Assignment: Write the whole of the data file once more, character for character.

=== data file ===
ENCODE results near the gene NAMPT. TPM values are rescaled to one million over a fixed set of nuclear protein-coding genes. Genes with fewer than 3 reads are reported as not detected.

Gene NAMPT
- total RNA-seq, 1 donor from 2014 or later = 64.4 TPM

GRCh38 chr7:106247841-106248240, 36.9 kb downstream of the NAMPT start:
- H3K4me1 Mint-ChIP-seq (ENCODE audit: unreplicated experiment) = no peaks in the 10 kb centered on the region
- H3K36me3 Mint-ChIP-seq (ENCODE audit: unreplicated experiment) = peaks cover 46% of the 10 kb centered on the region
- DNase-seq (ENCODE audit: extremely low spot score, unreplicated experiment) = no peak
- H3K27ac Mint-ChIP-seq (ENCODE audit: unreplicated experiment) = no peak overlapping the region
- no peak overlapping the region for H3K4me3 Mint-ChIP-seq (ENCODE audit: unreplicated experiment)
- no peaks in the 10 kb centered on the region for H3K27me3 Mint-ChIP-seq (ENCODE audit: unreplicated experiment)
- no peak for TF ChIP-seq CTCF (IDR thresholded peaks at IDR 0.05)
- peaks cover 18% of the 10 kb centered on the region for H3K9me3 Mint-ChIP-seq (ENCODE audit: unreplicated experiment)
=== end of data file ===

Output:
ENCODE results near the gene NAMPT. TPM values are rescaled to one million over a fixed set of nuclear protein-coding genes. Genes with fewer than 3 reads are reported as not detected.

Gene NAMPT
- total RNA-seq, 1 donor from 2014 or later = 64.4 TPM

GRCh38 chr7:106247841-106248240, 36.9 kb downstream of the NAMPT start:
- H3K4me1 Mint-ChIP-seq (ENCODE audit: unreplicated experiment) = no peaks in the 10 kb centered on the region
- H3K36me3 Mint-ChIP-seq (ENCODE audit: unreplicated experiment) = peaks cover 46% of the 10 kb centered on the region
- DNase-seq (ENCODE audit: extremely low spot score, unreplicated experiment) = no peak
- H3K27ac Mint-ChIP-seq (ENCODE audit: unreplicated experiment) = no peak overlapping the region
- no peak overlapping the region for H3K4me3 Mint-ChIP-seq (ENCODE audit: unreplicated experiment)
- no peaks in the 10 kb centered on the region for H3K27me3 Mint-ChIP-seq (ENCODE audit: unreplicated experiment)
- no peak for TF ChIP-seq CTCF (IDR thresholded peaks at IDR 0.05)
- peaks cover 18% of the 10 kb centered on the region for H3K9me3 Mint-ChIP-seq (ENCODE audit: unreplicated experiment)